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House GOP lawmaker: Trump conversation with Ukraine leader 'not OK'

Rep. Michael Turner (R-Ohio), a member of the House Intelligence Committee, said on Thursday that President TrumpDonald TrumpEx-Trump lawyer Cohen to pen forward for impeachment book Murkowski says it would be 'appropriate' to bar Trump from holding office again Man known as 'QAnon Shaman' asks Trump for pardon after storming Capitol MORE's conversation with Ukraine's leader, during which Trump urged him to open an investigation into former Vice President Joe BidenJoe BidenConfirmation hearing for Biden's DNI pick postponed Biden's Sunday inauguration rehearsal postponed due to security concerns: report Murkowski says it would be 'appropriate' to bar Trump from holding office again MORE, was "not OK."

Turner openly criticized Trump as he began his questioning of acting Director of National Intelligence Joseph Maguire at a House Intelligence Committee hearing concerning a whistleblower complaint about Trump's July 25 call with Ukrainian President Volodymyr Zelensky.
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"I've read the complaint and I've read the transcript of the conversation with the president and the president of the Ukraine. Concerning that conversation, I want to say to the president: This is not OK. That conversation is not OK. And I think it's disappointing to the American public when they read the transcript," Turner said.

Shortly before the start of Thursday's hearing, the Intelligence Committee released a declassified version of the whistleblower complaint detailing Trump's interactions with Ukraine's president.
 
The complainant said "multiple White House officials with direct knowledge" described details of the phone call with Zelensky, including that "the president used the remainder of the call to advance his personal interests. Namely, he sought to pressure the Ukrainian leader to take actions to help the president’s 2020 reelection bid."

The complaint also said that White House officials were "deeply disturbed by what had transpired in the phone call."

Trump has acknowledged that he raised investigating whether Biden was involved in pressuring a Ukrainian prosecutor to drop an investigation of an energy company of which Biden's son Hunter was a board member. Biden has denied completely the allegations pushed by Trump and Rudy GiulianiRudy GiulianiHow to stop Trump's secret pardons Trump tells aides not to pay Giuliani's legal fees: report Trump eyes lawyer who spoke at rally to help in impeachment trial: report MORE, the president's personal lawyer.

Trump has denied that he withheld military aid to Ukraine as leverage in pressing for an investigation of the Bidens.

A partial transcript of the phone call released by the White House on Wednesday shows that Trump brought up Biden and said that he would have Giuliani and Attorney General William BarrBill BarrActing attorney general condemns Capitol riots, warns 'no tolerance' for violence at Biden inauguration Barr, White House counsel told Trump not to self-pardon: report Trump condemns riots, says he will focus on transition in taped remarks MORE call the Ukrainian leader and "get to the bottom of it."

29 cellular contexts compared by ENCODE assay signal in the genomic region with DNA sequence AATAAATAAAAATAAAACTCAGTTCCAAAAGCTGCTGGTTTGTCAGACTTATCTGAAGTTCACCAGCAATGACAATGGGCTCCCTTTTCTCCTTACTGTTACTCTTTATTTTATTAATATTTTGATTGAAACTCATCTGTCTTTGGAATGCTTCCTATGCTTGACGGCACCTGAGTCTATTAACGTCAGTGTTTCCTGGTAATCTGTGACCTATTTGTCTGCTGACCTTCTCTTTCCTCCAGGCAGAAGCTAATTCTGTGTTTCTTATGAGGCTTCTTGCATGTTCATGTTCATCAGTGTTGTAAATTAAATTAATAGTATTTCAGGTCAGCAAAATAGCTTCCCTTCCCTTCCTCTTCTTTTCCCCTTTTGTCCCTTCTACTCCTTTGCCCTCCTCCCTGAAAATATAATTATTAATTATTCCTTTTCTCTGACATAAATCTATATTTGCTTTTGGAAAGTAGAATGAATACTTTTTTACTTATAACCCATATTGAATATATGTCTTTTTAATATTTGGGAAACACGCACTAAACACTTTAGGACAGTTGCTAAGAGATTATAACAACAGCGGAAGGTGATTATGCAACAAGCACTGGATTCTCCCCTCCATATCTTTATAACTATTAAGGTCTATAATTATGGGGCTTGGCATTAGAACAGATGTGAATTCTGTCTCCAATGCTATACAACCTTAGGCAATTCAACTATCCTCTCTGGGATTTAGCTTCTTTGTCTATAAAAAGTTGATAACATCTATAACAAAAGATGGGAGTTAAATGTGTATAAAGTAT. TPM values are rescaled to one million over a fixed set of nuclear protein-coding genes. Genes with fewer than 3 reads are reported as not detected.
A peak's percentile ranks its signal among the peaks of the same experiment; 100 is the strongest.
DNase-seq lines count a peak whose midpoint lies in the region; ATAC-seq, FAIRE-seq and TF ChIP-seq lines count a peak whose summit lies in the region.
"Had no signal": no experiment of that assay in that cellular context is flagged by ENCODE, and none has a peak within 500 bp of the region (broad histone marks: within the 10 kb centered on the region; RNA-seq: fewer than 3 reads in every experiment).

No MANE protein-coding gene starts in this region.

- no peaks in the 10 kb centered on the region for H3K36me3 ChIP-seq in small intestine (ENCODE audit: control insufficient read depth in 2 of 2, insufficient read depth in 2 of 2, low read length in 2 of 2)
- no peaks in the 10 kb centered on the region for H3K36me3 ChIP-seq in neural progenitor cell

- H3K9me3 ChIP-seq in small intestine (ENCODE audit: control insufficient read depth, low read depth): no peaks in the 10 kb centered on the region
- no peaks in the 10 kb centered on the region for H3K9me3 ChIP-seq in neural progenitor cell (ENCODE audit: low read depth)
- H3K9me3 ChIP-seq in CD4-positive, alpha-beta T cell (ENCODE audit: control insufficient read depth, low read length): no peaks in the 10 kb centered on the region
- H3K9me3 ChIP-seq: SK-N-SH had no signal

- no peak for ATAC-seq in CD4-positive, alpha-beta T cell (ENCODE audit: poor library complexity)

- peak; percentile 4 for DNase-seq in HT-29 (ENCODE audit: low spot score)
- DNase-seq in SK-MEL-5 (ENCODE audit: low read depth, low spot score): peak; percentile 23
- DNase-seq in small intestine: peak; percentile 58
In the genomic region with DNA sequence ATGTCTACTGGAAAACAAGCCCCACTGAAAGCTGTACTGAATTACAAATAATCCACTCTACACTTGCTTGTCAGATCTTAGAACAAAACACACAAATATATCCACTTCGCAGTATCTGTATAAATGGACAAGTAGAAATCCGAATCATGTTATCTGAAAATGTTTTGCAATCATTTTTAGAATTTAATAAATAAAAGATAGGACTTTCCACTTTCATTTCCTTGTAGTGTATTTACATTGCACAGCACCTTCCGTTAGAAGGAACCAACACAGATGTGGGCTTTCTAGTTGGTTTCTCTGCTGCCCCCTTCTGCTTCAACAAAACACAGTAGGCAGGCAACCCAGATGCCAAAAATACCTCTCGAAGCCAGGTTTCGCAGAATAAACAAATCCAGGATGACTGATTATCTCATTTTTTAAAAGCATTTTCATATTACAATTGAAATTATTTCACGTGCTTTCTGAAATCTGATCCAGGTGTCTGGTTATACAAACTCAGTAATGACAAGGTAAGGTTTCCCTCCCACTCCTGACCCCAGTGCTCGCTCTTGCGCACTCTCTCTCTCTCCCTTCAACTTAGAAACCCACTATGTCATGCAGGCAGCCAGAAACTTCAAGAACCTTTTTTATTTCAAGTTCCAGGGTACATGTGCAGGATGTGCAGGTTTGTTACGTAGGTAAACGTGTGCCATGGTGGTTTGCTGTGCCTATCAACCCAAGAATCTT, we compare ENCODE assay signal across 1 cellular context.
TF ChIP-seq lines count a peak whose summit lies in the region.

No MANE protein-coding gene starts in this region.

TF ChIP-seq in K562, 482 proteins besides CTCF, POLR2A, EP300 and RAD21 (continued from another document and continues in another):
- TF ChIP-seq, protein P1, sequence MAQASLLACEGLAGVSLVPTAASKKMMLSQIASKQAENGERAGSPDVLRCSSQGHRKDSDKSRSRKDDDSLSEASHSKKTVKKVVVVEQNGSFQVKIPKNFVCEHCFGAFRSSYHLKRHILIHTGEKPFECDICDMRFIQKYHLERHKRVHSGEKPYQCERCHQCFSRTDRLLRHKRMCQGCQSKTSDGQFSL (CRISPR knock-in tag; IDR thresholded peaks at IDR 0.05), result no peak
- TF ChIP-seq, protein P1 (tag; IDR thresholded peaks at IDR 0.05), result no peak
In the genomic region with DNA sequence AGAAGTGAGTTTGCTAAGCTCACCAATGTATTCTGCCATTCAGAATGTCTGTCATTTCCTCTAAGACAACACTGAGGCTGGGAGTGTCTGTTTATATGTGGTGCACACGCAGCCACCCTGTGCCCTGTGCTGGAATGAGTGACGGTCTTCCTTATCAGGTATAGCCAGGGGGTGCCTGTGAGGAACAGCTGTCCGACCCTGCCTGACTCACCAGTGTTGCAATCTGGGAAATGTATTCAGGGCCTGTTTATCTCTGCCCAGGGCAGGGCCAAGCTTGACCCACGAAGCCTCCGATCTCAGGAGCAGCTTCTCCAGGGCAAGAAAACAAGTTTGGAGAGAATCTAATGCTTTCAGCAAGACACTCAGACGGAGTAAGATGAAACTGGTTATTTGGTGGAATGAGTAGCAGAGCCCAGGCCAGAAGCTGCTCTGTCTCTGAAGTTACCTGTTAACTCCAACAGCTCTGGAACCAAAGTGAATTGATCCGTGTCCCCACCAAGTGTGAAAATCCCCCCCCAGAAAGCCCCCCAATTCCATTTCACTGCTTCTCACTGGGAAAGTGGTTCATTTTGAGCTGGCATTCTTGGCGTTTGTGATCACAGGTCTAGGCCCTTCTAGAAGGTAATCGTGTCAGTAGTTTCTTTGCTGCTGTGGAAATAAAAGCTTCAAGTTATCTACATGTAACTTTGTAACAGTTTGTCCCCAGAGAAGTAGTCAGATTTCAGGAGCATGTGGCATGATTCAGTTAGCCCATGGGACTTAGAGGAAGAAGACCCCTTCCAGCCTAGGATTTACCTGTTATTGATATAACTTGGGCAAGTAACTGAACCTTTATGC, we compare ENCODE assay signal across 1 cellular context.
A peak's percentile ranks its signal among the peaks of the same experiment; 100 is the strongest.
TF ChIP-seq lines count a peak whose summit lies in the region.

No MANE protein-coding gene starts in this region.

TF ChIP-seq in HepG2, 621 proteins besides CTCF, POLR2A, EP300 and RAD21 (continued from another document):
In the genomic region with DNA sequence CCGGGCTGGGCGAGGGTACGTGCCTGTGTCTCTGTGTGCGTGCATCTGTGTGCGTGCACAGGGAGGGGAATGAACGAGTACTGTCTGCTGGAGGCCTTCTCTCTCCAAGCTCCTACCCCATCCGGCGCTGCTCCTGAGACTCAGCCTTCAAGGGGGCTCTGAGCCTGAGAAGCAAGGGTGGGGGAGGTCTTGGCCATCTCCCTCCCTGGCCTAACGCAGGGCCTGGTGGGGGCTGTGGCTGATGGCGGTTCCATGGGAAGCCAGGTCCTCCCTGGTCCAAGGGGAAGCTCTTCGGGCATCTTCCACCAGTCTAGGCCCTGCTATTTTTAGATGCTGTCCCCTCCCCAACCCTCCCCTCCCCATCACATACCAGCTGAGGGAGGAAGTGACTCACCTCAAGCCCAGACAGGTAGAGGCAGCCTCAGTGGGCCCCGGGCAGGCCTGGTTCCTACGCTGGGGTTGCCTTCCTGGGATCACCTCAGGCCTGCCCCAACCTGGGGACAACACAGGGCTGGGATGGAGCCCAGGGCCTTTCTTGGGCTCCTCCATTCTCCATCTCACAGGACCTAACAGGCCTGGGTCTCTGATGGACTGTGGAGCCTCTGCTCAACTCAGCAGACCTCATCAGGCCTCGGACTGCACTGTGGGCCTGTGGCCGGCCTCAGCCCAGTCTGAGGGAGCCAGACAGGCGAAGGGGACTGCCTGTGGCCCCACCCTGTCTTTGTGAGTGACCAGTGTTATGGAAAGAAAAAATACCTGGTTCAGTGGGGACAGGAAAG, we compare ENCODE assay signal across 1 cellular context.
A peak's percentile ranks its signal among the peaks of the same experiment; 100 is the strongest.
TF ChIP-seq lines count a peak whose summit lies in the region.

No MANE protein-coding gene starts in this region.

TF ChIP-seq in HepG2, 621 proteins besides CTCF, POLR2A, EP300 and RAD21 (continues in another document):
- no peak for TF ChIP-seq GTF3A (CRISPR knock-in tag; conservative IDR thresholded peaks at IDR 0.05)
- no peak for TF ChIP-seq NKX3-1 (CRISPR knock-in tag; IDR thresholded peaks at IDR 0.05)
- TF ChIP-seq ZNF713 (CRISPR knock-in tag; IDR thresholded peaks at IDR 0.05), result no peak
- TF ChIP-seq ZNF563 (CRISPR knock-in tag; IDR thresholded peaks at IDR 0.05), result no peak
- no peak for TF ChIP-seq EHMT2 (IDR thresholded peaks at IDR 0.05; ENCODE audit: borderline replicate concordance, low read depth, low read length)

"There's a lot of talk about Biden's son, that Biden stopped the prosecution and a lot of people want to find out about that so whatever you can do with the Attorney General would be great. Biden went around bragging that he stopped the prosecution so if you can look into it ... It sounds horrible to me," Trump said, according to the memo.
 
GOP lawmakers have largely stood by Trump and dismissed Democrats' calls for impeachment in the wake of the whistleblower complaint.

But a handful have expressed concern with the allegations, including Rep. Will HurdWilliam Ballard HurdHouse poised to override Trump veto for first time Lawmakers call for including creation of Latino, women's history museums in year-end spending deal House Republicans who didn't sign onto the Texas lawsuit MORE (R-Texas), another member of the Intelligence Committee.

"There is a lot in the whistleblower complaint that is concerning. We need to fully investigate all of the allegations addressed in the letter, and the first step is to talk to the whistleblower," Hurd, a former CIA officer who is not seeking reelection, tweeted at the start of Thursday's hearing.
 
Sen. Ben SasseBen SasseMcConnell about to school Trump on political power for the last time McConnell: Trump impeachment trial to start after Biden sworn in McConnell says he's undecided on whether to vote to convict Trump MORE (R-Neb.), a member of the Senate Intelligence Committee, said Wednesday that “Republicans ought not to be rushing to circle the wagons to say there’s no there there when there’s obviously lots that’s very troubling there."